If you limit a company by its structure or by the people in the company, you will, by definition, limit the full potential of that business. It sounds basic, but a lot of companies don't follow the idea that the structure should be last and not first.
The decision to do that extra bit must be embedded in the company's culture.
I realised that if you want to change something, nine times out of ten you can change it more effectively from within.
A company needs smart young men with the imagination and the guts to turn everything upside down if they can. It also needs old figures to keep them from turning upside down those things that ought to be rightside up.
Take our 20 best people away, and I will tell you that Microsoft would become an unimportant company.
The CEO's role in raising a company's corporate IQ is to establish an atmosphere that promotes knowledge sharing and collaboration.
Every company has two organizational structures: The formal one is written on the charts; the other is the everyday relationships of the men and women in the organization.
Others appear frozen in the headlights - aware of the likely impact, yet paralysed by the fear of major transformations.
We have a very simple, clear organization. It's very easy to know who has authority for what, who has responsibility for what. There's no politics about it, they're virtually politics-free organizations.
Companies that stay ahead of change are ones in which their people see change as something they themselves accomplish and not something that is imposed on them. They see lots of opportunities to take initiative.
Quality is not a program that can be simply imposed on an operation; instead it is a way of operating that permeates a business and the thinking of its employees.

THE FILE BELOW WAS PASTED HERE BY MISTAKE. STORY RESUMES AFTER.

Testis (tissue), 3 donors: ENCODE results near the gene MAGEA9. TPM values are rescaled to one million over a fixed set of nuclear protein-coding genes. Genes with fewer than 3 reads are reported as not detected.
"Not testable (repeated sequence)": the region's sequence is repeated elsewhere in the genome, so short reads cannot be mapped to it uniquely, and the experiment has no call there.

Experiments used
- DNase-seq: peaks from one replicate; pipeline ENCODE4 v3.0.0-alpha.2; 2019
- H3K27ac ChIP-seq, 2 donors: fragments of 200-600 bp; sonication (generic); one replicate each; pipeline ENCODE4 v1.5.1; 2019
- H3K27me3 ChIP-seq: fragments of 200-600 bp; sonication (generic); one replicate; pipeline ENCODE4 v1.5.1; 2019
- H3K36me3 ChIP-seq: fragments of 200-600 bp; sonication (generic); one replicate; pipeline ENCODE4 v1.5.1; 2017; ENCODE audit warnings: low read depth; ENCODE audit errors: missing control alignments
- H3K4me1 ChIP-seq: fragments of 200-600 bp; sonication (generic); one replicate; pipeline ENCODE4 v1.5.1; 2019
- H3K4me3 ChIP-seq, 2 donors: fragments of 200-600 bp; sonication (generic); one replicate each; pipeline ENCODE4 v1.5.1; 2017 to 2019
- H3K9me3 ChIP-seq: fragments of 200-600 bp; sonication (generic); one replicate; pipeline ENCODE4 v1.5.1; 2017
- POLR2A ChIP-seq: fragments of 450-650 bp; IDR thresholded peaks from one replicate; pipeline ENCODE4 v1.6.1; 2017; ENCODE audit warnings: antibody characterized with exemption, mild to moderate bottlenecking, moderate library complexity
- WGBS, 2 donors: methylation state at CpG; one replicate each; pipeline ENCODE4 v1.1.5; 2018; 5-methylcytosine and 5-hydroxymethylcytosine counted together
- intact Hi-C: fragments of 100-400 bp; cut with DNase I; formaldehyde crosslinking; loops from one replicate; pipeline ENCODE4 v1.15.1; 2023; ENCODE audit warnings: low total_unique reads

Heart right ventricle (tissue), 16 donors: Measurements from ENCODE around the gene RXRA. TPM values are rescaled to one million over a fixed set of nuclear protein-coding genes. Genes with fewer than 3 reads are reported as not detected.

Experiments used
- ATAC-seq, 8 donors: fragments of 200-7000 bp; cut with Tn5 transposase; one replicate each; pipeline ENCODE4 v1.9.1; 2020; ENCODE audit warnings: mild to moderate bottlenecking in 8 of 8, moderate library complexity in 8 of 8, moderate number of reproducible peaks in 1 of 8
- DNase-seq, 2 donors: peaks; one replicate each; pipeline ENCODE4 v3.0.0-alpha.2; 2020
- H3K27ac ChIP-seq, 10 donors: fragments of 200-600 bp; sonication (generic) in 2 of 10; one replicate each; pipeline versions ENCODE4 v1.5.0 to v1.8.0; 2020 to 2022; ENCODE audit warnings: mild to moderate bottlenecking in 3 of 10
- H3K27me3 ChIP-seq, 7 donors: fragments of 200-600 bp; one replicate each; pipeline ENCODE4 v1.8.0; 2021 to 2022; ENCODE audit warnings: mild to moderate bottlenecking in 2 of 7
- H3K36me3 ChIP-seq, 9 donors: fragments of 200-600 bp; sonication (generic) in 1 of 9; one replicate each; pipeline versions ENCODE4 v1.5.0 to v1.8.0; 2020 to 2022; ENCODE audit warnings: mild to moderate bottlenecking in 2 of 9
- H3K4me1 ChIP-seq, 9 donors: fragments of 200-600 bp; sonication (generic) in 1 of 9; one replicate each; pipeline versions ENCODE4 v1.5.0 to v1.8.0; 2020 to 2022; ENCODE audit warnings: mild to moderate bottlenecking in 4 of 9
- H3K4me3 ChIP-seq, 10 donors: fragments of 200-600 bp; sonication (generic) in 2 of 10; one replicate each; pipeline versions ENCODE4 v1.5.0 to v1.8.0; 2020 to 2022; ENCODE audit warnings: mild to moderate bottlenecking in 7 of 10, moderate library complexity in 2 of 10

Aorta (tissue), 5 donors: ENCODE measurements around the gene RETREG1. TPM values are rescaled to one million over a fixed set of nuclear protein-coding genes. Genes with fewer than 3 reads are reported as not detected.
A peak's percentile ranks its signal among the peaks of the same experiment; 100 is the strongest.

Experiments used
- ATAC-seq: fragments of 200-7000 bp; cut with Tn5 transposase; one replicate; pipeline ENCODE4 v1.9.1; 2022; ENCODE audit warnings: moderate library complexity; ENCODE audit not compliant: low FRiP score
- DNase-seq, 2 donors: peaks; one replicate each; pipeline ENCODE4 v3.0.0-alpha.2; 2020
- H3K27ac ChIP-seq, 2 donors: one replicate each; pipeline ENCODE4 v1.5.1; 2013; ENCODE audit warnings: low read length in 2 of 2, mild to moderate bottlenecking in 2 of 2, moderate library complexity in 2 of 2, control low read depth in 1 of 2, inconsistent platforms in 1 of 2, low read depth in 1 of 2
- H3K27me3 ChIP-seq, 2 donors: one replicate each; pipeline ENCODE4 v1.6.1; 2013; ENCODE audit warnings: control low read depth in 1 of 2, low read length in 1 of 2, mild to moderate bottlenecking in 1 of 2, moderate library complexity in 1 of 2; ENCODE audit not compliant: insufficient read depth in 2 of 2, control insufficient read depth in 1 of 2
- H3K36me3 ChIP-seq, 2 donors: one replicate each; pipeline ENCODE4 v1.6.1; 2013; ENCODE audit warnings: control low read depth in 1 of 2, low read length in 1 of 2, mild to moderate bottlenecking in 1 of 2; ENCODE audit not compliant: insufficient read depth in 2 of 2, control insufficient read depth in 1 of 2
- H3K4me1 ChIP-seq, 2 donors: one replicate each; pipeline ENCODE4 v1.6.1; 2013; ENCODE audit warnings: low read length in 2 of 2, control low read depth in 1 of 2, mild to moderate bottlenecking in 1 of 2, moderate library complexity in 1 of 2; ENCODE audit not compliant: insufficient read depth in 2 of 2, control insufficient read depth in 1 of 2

A powerful new idea can kick around unused in a company for years, not because its merits are not recognized, but because nobody has assumed the responsibility for converting it from words to action.
Generally, large companies are so inwardly directed that staff memorandums about growing bureaucracy get more attention than the dwindling competitive advantage of being big in the first place. David, who has a life, needn't use a slingshot. Goliath, who doesn't, is too busy reading office memos.
In Japan, organizations and people in the organization are synonymous.
I come from an environment where, if you see a snake, you kill it. At General Motors, if you see a snake, the first thing you do is hire a consultant on snakes.
In a hierarchy every employee tends to rise to his level of incompetence ... in time every post tends to be occupied by an employee who is incompetent to carry out its duties ... Work is accomplished by those employees who have not yet reached their level of incompetence.
Women are becoming enormously successful ... They're running their businesses on what we call a familial model, a family, instead of a hierarchical top-down military model. They work with, not over or for.
In a small company, one person's hunch can be enough to launch a new product. In a big company, the same concept is likely to be buried in committee for months.
The kind of brain-dead, gum chewing assistant you find in so many shops drives me wild. I want everyone who works for me to feel the same excitement that I feel.
We need a can-do, vibrant, innovation-driven culture. Not wearing a tie is just a snippet of that.
An environment which calls for perfection is not likely to be easy. But aiming for it is always good for progress.
I want to begin with what I think is the most important factor: our respect for the individual. This is a simple concept, but in IBM it occupies a major portion of management time.
Look, you can take anything away from IBM ... but leave our people and this business will re-create itself overnight.
You have to put your heart in the business and the business in your heart.
They have this wonderful process of learning from direct experience calledAfter Action Review,in which everyone who was involved sits down and the three questions are: What happened? Why do you think it happened? And what can we learn from it? If you were ... able to get those three questions as part of your process, you could become a learning organization.